Skip to main content

Selwyn N. Owen

Described by his contemporaries and colleagues as possessing great charm and a handsome physique, Selwyn N. Owen enjoyed social gatherings with friends where he entertained by retelling humorous stories of events and phases of his life that fully showed his lively imagination and wit.

He was born in Steuben County, N.Y. on July 5, 1836 and was the second of Horatio and Clarissa Owen’s eight children. In 1837, the family moved to Columbus briefly, before moving to Huron County.

Owen was educated in Huron County’s Norwich Township schools and attended Norwalk Academy in Norwalk, where he worked as a janitor to pay for his tuition and books. Owen completed his formal education at Antioch College. After leaving college in 1856, Owen served as principal of a seminary in Clark County, Ky. He returned to Norwalk in 1857 to read law in the offices of Cortland L. Kennan and Gideon T. Stewart. In 1861, Owen enrolled in the Cincinnati Law School, graduating in 1862. Owen was admitted to the Ohio bar that year and began his law career in Fremont. He stayed in Fremont for about a year, however, deciding in November 1863 to move to Bryan, the county seat of Williams County, to establish a law practice.

In 1876, Owen successfully campaigned on the Democratic Party ticket for a seat on the court of common pleas for the Third Judicial District that included Williams County. In 1881, voters of Williams, Defiance and Paulding counties re-elected him. In 1883, Democrats nominated Owen at their state party convention to oppose Judge William Hanford Upson in the upcoming statewide elections. Upson recently was appointed to replace deceased Supreme Court of Ohio Justice William White.

Owen won two elections that October, one to complete Justice White’s term and the second to serve a full five-year term. Owen took his seat on the Supreme Court on Dec. 8, 1883, to complete Judge White’s term, and in February 1884, began his full five-year term. His published opinions appear in volumes 39 and 42 through 46 of Ohio State Reports.

One of the early opinions written by Justice Owen, Commissioners v. Board of Public Works (1884), in mandamus, rejected the Board of Public Works’ attempts to halt construction of a bridge authorized by the Muskingum County Commissioners. Owen in writing for a unanimous Court found the Board of Public Works could not reject the Muskingum County Commissioners’ plans for bridge construction on the sole grounds of the bridge’s location when the Ohio General Assembly, through legislation, granted the commissioners the authority to select the site for the bridge. Owen’s decision on behalf of the Court also ruled that local and special acts were not repealed by the legislature’s enactment of general statutes unless the general legislation intended for local and special laws to be repealed. Owen, in his opinion, acknowledged that while the interstate commerce clause in the U.S. Constitution and case law in decisions of the U.S. Supreme Court established the supremacy of the federal government in management of river navigation, the U.S. Congress failed to exert regulatory authority over the Muskingum River, the State of Ohio, through the General Assembly and the Muskingum County Commissioners. Thus, the commissioners were free to act in matters concerning bridge construction and navigation of the Muskingum River.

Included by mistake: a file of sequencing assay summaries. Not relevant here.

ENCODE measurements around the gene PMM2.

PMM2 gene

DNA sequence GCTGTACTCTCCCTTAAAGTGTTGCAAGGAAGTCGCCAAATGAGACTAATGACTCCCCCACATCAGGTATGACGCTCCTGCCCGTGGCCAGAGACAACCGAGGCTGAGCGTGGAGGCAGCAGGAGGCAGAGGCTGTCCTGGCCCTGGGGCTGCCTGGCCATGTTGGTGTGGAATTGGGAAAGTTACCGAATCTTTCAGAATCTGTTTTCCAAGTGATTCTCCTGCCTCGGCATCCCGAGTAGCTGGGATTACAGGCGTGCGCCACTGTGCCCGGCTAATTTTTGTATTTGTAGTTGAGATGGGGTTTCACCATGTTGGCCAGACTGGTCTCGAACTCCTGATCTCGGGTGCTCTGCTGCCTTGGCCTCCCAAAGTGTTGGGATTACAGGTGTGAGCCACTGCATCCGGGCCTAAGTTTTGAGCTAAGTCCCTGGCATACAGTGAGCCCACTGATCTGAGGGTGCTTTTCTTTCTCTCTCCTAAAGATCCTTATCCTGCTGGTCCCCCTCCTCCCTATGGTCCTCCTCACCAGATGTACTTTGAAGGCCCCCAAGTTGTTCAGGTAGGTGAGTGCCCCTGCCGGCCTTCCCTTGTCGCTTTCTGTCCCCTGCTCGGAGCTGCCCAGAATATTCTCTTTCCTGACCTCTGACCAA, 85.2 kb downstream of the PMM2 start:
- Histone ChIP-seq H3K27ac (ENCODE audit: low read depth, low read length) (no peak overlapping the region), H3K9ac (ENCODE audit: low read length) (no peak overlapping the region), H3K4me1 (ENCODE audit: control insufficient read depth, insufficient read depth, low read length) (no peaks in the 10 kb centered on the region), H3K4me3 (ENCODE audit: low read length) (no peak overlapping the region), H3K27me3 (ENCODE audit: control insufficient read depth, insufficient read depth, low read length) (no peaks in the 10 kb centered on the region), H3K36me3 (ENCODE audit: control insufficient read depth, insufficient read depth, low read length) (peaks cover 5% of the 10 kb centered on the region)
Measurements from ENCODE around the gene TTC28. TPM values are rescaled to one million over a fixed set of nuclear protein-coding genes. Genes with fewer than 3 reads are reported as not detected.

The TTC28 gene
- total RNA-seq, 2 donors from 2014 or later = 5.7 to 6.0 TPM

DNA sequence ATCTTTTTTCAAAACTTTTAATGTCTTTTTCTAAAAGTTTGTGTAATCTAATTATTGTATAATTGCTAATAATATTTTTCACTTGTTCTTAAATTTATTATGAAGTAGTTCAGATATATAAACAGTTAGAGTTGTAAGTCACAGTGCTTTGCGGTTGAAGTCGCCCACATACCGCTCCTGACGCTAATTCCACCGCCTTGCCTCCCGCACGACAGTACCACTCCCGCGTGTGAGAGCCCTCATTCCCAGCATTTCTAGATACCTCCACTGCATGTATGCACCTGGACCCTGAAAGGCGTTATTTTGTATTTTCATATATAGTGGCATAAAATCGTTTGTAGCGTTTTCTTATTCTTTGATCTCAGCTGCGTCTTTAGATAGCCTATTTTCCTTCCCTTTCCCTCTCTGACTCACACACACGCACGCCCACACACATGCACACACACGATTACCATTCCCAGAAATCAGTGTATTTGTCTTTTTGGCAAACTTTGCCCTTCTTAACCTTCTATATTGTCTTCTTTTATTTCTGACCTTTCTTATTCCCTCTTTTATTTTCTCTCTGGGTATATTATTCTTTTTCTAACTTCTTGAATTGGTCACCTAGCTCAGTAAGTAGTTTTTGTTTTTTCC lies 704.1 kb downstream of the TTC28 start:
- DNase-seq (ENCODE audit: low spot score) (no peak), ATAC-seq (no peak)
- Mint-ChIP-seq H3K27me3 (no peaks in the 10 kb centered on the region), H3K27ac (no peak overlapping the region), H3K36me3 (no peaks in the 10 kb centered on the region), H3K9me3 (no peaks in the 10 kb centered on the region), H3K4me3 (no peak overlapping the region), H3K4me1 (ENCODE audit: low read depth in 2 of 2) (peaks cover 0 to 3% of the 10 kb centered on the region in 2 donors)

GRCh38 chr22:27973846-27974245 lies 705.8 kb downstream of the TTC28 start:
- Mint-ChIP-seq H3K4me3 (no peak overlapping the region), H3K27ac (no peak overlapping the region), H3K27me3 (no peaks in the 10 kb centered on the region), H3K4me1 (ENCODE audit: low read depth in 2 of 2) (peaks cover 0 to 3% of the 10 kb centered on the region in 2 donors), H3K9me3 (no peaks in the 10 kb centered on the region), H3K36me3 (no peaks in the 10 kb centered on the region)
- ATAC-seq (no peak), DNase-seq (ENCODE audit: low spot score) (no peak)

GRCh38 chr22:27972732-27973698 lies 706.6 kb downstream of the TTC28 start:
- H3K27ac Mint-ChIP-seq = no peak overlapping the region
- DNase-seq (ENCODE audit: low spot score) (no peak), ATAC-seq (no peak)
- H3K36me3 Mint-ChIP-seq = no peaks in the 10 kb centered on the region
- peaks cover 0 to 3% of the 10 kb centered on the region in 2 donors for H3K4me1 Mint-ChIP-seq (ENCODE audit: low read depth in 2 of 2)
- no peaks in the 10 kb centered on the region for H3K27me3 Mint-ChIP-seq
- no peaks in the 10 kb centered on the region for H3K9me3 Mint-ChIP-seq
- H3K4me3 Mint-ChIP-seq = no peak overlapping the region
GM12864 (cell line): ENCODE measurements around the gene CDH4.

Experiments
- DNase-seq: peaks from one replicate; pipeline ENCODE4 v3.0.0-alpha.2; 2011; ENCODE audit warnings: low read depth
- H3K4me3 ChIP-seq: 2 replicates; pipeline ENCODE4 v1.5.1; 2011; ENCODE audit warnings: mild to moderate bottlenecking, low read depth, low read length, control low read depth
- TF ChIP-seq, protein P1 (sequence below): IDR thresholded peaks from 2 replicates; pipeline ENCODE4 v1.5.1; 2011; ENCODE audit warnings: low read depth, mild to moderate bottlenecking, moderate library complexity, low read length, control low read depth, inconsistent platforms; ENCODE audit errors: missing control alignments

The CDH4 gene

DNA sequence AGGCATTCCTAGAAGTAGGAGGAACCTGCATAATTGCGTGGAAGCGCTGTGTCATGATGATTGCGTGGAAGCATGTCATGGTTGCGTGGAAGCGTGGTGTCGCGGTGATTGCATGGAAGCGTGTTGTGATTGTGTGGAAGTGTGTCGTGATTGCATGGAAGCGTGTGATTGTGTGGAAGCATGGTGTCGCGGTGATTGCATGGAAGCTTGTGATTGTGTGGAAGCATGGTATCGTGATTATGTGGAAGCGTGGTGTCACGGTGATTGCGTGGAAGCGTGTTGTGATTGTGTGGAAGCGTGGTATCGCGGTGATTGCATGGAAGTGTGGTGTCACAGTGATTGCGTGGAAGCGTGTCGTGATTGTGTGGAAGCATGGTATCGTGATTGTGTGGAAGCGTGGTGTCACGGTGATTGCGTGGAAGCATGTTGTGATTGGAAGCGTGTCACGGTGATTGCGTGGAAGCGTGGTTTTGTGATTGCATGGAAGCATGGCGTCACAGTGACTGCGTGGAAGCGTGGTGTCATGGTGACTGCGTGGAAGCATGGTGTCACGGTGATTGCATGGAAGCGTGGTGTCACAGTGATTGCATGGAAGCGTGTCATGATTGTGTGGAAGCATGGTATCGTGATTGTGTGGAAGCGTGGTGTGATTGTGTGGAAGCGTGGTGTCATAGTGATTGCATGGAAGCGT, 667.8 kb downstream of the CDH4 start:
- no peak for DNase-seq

After leaving the Court, Owen remained in Columbus and entered into private practice with the firm Powell, Owen, Ricketts & Black. The firm maintained law offices in the Columbus Board of Trade Building while Owen lived at 1292 Hunter Ave. Owen was one of the primary litigators for the firm and argued cases before Ohio and federal trial and appellate courts.

In April 1897, Samuel Black, Columbus mayor and one of Owen’s law partners, appointed him law director for the City of Columbus. Owen held the post for two years, before being appointed to Ohio’s State Board of Arbitration in 1899, by Gov. Asa Bushnell. Owen was reappointed to a second term on the board in 1905, by Gov. Myron T. Herrick. Owen declined Gov. Judson Harmon’s appointment to a third term and resigned from the board on Jan. 3, 1911. Two years after retirement, Owen and his wife moved to Portland, Ore. at the invitation of their daughter. Owen died in Portland on Oct. 1, 1916.

Owen married Beulah B. Barrett of Rochelle, Ill. in 1870. While living in Ohio, Owen owned a large home in Bryan, a 75-acre farm on the outskirts of the city and his residence in Columbus. Owen was a member of the Ancient Free and Accepted Masons and the Universalist Church.

William Howard Taft

b. July 5, 1836

d. Oct. 1, 1916

61st Justice of the Supreme Court of Ohio

See All Justices

Word files may be viewed for free with Office Online.

PDF Files may be viewed, printed, and searched using the Free Acrobat® Reader. Acrobat Reader is a trademark of Adobe Inc.